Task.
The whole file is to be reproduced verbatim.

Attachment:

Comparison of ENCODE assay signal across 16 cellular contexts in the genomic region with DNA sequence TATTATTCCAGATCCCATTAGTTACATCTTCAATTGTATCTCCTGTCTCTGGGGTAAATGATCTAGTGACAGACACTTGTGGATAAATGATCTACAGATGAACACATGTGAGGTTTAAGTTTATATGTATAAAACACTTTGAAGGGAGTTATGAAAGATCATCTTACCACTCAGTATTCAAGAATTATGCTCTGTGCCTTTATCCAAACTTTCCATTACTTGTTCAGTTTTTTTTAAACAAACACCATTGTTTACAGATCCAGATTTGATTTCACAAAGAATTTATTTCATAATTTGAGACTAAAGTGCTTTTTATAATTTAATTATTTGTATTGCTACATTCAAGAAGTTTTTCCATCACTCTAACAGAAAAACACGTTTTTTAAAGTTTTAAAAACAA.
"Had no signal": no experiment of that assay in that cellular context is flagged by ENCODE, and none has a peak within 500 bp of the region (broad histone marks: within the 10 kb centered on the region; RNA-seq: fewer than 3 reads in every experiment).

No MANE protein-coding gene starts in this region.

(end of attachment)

Comparison of ENCODE assay signal across 16 cellular contexts in the genomic region with DNA sequence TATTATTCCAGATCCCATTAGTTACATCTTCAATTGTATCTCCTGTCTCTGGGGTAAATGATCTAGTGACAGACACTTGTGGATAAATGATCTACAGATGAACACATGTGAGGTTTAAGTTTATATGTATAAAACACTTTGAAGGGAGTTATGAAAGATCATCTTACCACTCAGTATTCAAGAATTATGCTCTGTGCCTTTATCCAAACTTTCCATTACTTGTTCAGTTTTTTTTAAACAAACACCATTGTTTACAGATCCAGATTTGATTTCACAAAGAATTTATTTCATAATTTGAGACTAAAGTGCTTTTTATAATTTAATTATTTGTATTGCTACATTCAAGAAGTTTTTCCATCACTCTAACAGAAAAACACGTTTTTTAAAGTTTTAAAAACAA.
"Had no signal": no experiment of that assay in that cellular context is flagged by ENCODE, and none has a peak within 500 bp of the region (broad histone marks: within the 10 kb centered on the region; RNA-seq: fewer than 3 reads in every experiment).

No MANE protein-coding gene starts in this region.